NATHAN, MANFRED (1875–1945), South African lawyer, author, and communal leader. Born in Hanover (South Africa), the son of a German pioneer in the Cape, Nathan practiced at the Johannesburg Bar. He served for a time on the Natal Bench and became president of the South African Special Income Tax court in 1931. An assiduous writer on legal and constitutional subjects, Nathan was the author of a four-volume work, The Common Law of South Africa (1904–09) and the studies The South African Commonwealth (1919) and Empire Government (1928). Among his many other writings were a life of President Paul Kruger, an autobiography, Not Heaven Itself (1944), and several works on South African history. Nathan was active in Jewish communal life. He was a founding member of the Transvaal Jewish Board of Deputies (1903) and was president in 1905 and 1907. He was on the first executive of the South African Board of Deputies (1912) and vice president of the South African Zionist Federation (1904–1907).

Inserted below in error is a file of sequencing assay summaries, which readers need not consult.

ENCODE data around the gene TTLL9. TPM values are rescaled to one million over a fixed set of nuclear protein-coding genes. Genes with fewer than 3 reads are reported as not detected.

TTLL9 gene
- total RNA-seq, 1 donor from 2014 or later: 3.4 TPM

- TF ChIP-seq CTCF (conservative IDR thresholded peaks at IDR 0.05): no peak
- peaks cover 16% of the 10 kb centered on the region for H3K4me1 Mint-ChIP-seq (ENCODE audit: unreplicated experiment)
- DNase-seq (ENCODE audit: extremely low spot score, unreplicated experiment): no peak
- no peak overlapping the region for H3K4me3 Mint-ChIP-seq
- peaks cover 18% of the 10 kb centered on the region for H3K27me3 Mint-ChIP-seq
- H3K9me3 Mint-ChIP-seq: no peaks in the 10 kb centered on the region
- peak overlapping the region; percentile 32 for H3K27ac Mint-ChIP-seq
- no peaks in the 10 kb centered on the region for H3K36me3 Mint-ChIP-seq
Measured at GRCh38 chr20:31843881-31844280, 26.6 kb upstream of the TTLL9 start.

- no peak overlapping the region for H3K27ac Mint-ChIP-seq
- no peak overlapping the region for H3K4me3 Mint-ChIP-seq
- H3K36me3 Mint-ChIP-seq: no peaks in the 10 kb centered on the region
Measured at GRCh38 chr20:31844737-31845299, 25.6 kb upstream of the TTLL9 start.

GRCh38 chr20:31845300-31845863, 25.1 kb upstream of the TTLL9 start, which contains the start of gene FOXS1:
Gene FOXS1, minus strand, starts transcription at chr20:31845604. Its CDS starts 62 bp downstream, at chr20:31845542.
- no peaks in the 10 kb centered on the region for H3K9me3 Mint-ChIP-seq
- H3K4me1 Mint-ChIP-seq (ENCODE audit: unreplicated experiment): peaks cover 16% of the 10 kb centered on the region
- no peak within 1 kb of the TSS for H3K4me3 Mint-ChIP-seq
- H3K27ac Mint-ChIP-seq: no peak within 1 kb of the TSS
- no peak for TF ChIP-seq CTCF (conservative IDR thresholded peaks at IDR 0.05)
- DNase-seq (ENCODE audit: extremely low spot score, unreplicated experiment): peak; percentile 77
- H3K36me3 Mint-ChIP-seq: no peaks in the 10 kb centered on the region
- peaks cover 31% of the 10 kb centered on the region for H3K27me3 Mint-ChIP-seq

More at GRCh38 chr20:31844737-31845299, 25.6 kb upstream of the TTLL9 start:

Nathan was also active in politics and was elected to municipal and provincial legislative bodies in the Transvaal, and served on the boards of educational institutions and hospitals.
G. Saron and L. Hotz (eds.), The Jews in South Africa – a History (1955), index.
"Nathan, Manfred." Encyclopaedia Judaica. . Encyclopedia.com. (August 14, 2018). http://www.encyclopedia.com/religion/encyclopedias-almanacs-transcripts-and-maps/nathan-manfred
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